I’m about to burst your image of me. Right here. Right now. I’m going to tell you a secret that you’ll find super hard to believe. Ready?
I don’t know everything.
There, I said it. I, Michelle Lynn, am not an expert in every topic known to man. In fact, there are very few topics I can claim to know a lot about. Hockey. Aunting. Certain book series and genres. Really, the list is suuuuper short.
You know the old saying “write what you know”? It’s a bit limiting, isn’t it? I’m a person who likes to challenge myself because that’s how we improve, how we grow. This doesn’t mean doing gobs and gobs of research to gain the knowledge to write about certain topics. Some genres – like anything historical – need the author to know what they’re talking about.
Well, I don’t write historical fiction. I write contemporary fiction. This means my books take place in today’s world, in settings that are well known and well-loved – but not by me. In my New Beginnings series, there are three settings in the first two books – New York City, Connecticut, and Boston. Would you believe me if I said I’d never set foot in any of those places? Sure, I’ve seen them on TV, but that isn’t the same, is it?
My newest book, We Thought We Were Invincible, features two characters who spend a lot of their time surfing. The book has yet to be released, but one of my first beta readers asked me a single question before going into what she liked (and didn’t like) about the book. Do you surf? She thought I did, but that would be quite the feat for a girl with a disability that makes it hard enough to stand balanced on solid ground, let alone a surf board. Short answer, no – I don’t surf. I’ve never even met a surfer.
So, how do you make the reader believe the author is all-knowing? How do you immerse them in some act or some place without experiencing it for yourself? Without large amounts of time-consuming research?
Generalities – the reader doesn’t need me to site specific buildings or street names to imagine they’re in New York City. I may have never been there, but I have been to places like Chicago. I know the smell of a city. Write about the sound of the traffic, the crowds on the sidewalks, the immensity of the buildings. Mention that they’re in New York a few times and now you’ve created a generic city that your readers believe is New York. Only do this though if the setting is a passive ingredient to your story, not something with a deeper meaning.
Slang – This works for both locations and actions. My first series, Dawn of Rebellion, starts in London and is about two English girls. I had a British friend give me a handful of terms to swap out for the American terms and suddenly they’re believably British.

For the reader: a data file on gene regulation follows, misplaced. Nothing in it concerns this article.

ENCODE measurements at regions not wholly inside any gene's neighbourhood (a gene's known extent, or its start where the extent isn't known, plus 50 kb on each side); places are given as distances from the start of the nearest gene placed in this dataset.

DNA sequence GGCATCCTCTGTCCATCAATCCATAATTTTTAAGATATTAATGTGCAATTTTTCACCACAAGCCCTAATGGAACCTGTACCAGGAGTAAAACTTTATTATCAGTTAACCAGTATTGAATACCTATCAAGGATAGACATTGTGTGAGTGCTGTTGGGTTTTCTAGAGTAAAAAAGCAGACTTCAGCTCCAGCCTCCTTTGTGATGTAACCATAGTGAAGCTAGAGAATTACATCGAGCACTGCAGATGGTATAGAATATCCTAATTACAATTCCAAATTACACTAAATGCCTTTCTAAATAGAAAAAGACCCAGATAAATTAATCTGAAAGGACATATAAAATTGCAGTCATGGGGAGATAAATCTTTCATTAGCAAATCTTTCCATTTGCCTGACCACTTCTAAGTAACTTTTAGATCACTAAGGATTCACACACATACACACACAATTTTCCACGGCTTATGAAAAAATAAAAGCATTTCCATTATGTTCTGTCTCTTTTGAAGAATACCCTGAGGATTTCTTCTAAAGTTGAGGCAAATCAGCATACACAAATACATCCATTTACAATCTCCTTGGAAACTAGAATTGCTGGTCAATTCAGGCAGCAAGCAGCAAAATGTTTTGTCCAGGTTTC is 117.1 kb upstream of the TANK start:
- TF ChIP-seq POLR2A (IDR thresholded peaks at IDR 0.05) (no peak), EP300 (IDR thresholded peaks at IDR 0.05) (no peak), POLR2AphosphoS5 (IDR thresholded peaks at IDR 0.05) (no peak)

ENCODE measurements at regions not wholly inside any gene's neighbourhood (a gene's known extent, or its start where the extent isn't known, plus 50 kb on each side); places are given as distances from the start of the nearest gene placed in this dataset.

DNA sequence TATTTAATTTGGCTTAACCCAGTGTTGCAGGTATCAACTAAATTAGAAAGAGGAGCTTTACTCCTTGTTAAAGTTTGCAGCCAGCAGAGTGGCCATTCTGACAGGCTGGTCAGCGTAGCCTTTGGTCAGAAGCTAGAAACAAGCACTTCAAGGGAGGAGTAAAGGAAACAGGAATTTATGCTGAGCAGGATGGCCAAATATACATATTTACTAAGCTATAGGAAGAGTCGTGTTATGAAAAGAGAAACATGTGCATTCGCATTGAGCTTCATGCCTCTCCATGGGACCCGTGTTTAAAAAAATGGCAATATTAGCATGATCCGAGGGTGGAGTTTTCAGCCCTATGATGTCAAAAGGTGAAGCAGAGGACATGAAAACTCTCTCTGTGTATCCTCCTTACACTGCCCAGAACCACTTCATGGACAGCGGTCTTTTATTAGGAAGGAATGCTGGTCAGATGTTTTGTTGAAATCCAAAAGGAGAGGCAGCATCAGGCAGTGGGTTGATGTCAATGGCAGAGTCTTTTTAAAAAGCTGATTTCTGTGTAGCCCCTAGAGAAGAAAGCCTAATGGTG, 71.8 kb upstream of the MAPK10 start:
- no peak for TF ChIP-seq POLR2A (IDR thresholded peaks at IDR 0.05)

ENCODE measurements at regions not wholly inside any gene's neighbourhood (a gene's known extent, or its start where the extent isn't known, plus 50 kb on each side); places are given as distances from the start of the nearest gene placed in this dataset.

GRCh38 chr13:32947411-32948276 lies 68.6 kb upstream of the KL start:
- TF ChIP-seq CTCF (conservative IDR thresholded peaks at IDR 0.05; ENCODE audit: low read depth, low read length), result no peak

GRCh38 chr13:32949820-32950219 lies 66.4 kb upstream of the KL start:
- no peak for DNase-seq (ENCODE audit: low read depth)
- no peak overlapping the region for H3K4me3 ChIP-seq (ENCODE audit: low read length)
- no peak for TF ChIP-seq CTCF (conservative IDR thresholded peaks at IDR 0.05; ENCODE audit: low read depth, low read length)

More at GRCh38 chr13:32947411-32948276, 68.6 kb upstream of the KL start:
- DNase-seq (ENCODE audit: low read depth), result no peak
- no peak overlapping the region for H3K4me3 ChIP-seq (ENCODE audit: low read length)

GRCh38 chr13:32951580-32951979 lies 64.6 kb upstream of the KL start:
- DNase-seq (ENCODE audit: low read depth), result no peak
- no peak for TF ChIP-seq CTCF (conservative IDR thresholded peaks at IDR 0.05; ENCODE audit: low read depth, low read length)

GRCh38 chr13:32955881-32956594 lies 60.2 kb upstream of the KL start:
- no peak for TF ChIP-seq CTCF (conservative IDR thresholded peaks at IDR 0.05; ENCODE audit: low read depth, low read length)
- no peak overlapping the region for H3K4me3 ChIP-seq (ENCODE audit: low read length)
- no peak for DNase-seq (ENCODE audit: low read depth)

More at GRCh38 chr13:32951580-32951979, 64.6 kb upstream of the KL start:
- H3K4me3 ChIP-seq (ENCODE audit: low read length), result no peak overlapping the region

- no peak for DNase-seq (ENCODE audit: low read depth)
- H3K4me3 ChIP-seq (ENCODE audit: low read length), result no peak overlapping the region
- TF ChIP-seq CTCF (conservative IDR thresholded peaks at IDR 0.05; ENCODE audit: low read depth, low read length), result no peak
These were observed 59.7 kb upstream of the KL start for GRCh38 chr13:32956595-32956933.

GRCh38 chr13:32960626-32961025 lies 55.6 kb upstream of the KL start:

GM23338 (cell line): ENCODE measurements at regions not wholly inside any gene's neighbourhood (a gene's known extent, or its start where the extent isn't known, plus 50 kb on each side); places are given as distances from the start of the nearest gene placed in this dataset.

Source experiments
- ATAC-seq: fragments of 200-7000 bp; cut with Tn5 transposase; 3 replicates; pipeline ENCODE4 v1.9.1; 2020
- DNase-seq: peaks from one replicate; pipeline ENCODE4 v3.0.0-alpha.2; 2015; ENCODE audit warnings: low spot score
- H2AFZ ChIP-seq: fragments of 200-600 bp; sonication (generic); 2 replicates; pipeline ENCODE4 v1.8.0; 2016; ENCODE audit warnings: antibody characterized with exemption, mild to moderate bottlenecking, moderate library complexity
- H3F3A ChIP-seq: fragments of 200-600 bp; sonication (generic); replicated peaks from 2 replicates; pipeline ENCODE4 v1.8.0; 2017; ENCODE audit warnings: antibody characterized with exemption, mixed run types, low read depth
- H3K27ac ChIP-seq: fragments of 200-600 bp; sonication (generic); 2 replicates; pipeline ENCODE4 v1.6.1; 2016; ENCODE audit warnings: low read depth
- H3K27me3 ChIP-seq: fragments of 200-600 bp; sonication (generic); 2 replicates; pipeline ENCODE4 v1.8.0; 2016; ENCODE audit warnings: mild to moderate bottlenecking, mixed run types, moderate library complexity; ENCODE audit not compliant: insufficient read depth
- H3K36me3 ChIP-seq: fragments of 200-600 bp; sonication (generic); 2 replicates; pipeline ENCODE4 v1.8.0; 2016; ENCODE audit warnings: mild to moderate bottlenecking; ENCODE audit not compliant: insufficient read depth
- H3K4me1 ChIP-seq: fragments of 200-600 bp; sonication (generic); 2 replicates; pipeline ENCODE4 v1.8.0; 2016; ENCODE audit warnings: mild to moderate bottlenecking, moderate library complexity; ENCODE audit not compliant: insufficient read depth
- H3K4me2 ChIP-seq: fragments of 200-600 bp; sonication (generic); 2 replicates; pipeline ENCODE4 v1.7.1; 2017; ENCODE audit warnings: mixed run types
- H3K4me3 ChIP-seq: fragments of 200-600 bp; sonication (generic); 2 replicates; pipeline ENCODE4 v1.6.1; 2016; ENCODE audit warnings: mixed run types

To add to the surf aura of my main characters in We Thought We Were Invincible, I spent a few minutes online looking up surf slang. Most of this came in the form of different names for waves.
Occasional technical details – I hate books that get too technical. If I wanted to learn how to surf, I’d read a book about that specifically. If I wanted to learn about military tactics, I’d read a military focused book. Especially in the YA genres, less is more. But it still needs to be there – those little details that make your characters seem authentic.
For the surfing, this is as simple as mentioning the board leash or showing what they do to get up on the board, but not every time they surf. Don’t be repetitive.
In the Dawn of Rebellion series, they are in the middle of a war. I have to talk about guns and battle tactics, but leaving it vague is still the way to go. More detail gives more room to make mistakes (especially when talking about guns) and, let’s be honest, large amounts of detail bore the reader.
This was an interesting thing to balance in my sports book, Dreams. Hockey is not a well-understood sport. Most hockey romances I’ve read steer clear of describing games. I wanted to immerse my readers in something that I loved, in the excitement and energy of a full arena. So, I made quite a few important scenes happen during games. It took me a while to realize that a lot of readers wouldn’t know what I was talking about when I said things like power play. It actually took a beta reader telling me to quite with the hockey talk to see that.
As writers, we’re told to write from our own experiences, but I tend to go the other way. I learn a lot by writing about new-to-me things, places, and ideas. It’s exciting and challenging. I have a friend who likes to say that writing is just being a fabulous liar and maybe this proves that very thing. Or maybe it just proves that we don’t know any more than you do. We just put everything we don’t know down on paper.